The owner of a Western Australian zoo has spoken out about the difficulties small business owners face when confronted with negative, at at times unfounded, complaints on social media.
David Cobbold, the owner of Peel Zoo in Western Australia, found himself in the news this week after choosing to defend his business through a series of fiery messages on social media, and challenge the adage that “the customer is always right”.
The incident began when a complaining customer sent an “antagonistic” complaint to the business via Facebook.
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WA resident Dana Harrison sent a private message to the zoo’s Facebook page, stating her two young children and German au pair had visited the zoo but failed to see any animals.
“The feedback was 3/4 of the animals weren’t there and they finished looking at everything in an hour. It cost $50 for my 2 kids under 5 yrs old and my au pair to visit for an hour,” Harrison wrote in the message.
“Are the animals out at school holiday excursions or where have they gone? We will not be returning to your ‘zoo.’”
Speaking to SmartCompany this morning, Cobbold says he found the message “a little insulting”.
“I didn’t interpret this complaint as constructive criticism, the customer just wanted to have a go,” he says.
“I’m happy for anyone to interpret the messages as they see fit, but I simply did not believe her version of events.”
In a response to Harrison’s message, Cobbold challenged the complaint, claiming the au pair and children’s estimates about the number of animals present were inaccurate, reports Fairfax.
“Your reporters would need to know the total number of animals in our collection and then subtract 75%,” Cobbold wrote.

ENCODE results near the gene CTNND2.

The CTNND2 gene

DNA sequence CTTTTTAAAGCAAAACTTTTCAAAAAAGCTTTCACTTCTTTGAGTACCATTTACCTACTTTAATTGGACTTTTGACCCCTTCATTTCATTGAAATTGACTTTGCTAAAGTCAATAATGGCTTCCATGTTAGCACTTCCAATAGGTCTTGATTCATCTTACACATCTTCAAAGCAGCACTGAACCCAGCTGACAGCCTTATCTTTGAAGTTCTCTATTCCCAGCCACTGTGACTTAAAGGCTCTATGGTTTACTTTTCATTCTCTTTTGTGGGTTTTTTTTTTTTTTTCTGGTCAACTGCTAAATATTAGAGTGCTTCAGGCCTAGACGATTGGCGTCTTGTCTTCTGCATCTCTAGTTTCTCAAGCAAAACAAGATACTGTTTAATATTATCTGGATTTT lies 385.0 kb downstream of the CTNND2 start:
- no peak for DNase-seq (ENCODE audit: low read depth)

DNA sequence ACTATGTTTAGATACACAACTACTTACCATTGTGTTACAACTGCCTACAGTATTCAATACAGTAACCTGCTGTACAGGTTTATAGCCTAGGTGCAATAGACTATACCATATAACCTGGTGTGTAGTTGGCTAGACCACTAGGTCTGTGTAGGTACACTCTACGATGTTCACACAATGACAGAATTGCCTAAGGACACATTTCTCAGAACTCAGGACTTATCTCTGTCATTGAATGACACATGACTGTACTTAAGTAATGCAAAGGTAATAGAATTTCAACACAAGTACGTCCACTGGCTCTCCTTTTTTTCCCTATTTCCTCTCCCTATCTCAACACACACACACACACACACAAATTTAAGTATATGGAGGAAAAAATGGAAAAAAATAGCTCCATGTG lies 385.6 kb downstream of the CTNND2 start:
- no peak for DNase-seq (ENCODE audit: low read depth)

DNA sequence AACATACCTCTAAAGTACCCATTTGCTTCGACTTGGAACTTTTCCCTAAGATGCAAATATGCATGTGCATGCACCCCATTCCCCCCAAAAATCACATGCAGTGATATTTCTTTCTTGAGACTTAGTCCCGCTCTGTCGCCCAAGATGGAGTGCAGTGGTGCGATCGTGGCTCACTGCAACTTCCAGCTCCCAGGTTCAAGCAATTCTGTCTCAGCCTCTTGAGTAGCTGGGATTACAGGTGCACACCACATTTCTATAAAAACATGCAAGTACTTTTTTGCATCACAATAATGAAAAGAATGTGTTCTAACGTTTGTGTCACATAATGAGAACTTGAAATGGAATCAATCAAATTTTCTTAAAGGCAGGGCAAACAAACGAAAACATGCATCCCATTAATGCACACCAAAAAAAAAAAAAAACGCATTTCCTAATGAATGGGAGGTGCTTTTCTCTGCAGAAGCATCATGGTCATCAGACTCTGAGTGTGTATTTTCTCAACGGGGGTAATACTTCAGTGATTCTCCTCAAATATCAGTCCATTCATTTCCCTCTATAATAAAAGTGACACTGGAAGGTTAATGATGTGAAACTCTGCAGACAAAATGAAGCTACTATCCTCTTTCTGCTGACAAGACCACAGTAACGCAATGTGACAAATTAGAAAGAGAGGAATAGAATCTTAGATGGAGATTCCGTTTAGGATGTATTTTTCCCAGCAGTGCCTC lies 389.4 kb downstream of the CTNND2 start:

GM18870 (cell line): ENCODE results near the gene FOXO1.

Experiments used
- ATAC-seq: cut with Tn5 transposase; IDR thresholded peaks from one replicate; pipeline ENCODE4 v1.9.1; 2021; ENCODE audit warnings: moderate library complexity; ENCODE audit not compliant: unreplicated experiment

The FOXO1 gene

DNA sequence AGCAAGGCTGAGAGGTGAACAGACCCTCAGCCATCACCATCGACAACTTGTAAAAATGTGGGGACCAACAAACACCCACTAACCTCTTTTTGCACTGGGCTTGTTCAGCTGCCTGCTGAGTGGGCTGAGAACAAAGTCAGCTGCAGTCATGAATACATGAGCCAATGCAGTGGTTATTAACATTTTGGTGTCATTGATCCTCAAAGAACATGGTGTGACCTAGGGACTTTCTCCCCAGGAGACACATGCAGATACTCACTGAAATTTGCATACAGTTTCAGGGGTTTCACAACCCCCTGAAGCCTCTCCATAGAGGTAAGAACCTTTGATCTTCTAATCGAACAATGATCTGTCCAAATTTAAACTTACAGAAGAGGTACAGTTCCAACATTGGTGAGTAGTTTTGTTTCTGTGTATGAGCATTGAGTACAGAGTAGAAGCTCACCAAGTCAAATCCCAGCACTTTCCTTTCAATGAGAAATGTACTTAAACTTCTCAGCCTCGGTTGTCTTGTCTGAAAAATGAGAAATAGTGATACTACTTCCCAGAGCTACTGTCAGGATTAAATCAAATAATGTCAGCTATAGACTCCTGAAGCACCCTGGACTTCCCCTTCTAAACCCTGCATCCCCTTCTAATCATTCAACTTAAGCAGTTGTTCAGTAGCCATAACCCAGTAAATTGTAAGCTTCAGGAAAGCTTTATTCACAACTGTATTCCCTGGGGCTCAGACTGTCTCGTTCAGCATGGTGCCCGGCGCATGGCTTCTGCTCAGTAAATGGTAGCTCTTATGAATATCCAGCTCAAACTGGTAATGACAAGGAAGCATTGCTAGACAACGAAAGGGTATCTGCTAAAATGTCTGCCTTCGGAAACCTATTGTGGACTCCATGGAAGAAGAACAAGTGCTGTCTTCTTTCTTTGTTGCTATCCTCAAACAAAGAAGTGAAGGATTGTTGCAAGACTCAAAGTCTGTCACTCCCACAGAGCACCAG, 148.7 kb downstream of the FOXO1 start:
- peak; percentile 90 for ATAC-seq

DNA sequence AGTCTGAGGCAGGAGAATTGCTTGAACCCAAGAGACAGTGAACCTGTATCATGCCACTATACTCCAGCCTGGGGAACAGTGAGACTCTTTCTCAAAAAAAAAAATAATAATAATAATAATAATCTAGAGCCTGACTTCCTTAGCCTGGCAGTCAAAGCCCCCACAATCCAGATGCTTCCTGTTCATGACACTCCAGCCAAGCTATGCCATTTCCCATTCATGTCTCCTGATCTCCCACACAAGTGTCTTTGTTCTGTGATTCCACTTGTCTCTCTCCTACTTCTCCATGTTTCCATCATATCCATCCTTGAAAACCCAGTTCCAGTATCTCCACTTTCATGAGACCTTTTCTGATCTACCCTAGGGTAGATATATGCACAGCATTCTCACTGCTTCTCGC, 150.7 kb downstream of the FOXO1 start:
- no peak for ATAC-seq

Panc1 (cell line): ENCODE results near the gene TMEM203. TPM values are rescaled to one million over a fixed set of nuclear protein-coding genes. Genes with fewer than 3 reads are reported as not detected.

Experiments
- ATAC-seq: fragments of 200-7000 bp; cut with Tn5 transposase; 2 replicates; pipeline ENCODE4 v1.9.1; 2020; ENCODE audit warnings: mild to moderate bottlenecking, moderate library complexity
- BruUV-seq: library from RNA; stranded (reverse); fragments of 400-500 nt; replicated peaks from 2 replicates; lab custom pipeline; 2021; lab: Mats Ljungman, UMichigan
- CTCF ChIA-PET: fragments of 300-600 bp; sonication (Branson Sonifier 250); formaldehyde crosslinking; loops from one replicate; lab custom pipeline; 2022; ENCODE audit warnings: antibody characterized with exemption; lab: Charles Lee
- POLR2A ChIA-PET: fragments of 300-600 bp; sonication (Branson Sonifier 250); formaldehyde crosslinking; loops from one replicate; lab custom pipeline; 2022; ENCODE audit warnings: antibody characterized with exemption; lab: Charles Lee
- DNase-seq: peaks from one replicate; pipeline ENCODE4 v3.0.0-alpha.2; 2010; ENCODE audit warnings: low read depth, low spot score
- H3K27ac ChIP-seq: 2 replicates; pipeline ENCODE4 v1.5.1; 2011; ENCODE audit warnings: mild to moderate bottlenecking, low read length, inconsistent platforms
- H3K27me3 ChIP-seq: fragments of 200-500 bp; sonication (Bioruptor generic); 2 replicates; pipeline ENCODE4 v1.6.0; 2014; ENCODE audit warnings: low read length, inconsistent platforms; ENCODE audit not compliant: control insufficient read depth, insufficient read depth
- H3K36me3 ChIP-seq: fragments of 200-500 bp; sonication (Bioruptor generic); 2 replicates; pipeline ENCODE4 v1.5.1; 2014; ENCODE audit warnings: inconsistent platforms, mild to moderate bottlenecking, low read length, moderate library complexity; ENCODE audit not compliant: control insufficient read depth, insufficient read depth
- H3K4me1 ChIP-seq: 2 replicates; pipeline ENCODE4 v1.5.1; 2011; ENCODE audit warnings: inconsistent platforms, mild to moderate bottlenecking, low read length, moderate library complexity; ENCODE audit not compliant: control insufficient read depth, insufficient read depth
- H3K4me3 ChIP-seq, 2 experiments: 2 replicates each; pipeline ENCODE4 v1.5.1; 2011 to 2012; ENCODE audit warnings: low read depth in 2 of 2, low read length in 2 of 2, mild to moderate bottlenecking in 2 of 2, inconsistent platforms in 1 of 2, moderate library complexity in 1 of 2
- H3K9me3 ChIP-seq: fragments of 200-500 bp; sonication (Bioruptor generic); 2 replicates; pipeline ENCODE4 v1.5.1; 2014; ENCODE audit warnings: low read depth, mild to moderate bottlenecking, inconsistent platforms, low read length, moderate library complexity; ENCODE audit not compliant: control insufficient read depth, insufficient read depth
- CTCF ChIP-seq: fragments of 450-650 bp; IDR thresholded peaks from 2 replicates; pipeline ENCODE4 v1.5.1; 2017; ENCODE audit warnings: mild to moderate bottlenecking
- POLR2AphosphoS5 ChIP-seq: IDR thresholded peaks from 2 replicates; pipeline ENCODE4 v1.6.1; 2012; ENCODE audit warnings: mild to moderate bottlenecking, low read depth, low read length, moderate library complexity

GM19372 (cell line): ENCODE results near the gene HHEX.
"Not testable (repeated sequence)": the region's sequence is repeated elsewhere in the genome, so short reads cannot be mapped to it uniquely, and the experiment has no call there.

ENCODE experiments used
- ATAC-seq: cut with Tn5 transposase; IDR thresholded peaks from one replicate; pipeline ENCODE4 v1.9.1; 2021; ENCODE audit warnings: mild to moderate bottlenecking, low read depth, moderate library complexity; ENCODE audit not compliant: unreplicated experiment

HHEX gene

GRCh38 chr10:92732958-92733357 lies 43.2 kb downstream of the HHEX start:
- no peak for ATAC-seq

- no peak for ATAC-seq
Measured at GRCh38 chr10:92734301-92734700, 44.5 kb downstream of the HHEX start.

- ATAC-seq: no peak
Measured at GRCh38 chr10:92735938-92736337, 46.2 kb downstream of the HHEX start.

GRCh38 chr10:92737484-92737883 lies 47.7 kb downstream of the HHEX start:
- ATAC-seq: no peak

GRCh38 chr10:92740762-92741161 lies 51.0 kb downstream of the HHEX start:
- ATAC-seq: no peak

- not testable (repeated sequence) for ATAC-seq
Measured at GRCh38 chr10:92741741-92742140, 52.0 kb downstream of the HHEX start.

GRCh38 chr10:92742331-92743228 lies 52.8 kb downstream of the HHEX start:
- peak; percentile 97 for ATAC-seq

“I own the place and I don’t even know.”
Cobbold informed the unhappy customer that all but one of the zoo’s 78 enclosures had animals in them, noting they were “fully populated, often with more than one animal”.
“You have simply jumped to a conclusion because it is convenient for you to do so. The jump enables you with the feeling of self-righteous indignation that you obviously enjoy,” Cobbold wrote.
“Both conclusion and feedback are so preposterously unfounded they cross into the realm of fantasy. My own conclusion is to thank you for not ‘returning to (our) ‘zoo’.”
“I much prefer serving more intelligent creatures,” he added.
Business owners “live in fear” of social media
Harrison posted her interaction with Cobbold on her Facebook page and claimed Cobbold needed an “attitude adjustment”. The post, which is no longer publicly available, attracted hundreds of likes and even more comments, in support of both parties.
“I think we live in fear of social media and therefore we do pander to imbeciles,” Cobbold says.
“Businesses can’t stop them, there are too many platforms and they’re all set up to allow imbeciles to have a whinge.”
After Harrison aired the complaint via her Facebook page, Cobbold issued a response in the form of his own Facebook post, thanking followers for the “overwhelming support” he and his business were shown.
“The comments were overwhelmingly in favour of us on both our post and hers. The very next day I also had people turning up to the zoo in support for us, they were voting with their wallets,” Cobbold says.
Alongside customer support, the zoo has received a number of emails from fellow business owners praising the principle of Cobbold’s messages, and the fact the zoo owner stood by his comments.
“I didn’t just have a bad day. This woman was wrong and was being deliberately antagonistic,” he says.
Peel Zoo has five full-time employees, and Cobbold says his response was fuelled by support for his workers, saying he believes supporting your business’ staff is just as important than supporting your customers.
“Staff have to have an environment where they don’t feel threatened, and they know their boss will stand up for them,” he says.
Responding in such a way to a customer complaint is not usual practice for Cobbold and his team, with staff more often taking feedback on board in an effort to improve the business.
“At our business, there’s a pursuit of excellence. It’s part of our culture, we love our animals and we want to do the best for them,” he says.
“If someone comes up to us and says ‘I think the animals in this enclosure are baking in the sun’, we’ll go around and have a look.”
“We always want to do something better for the business otherwise what else would we be doing? I’d be sitting in my office all day.”
SmartCompany contacted Harrison but did not receive a response prior to publication.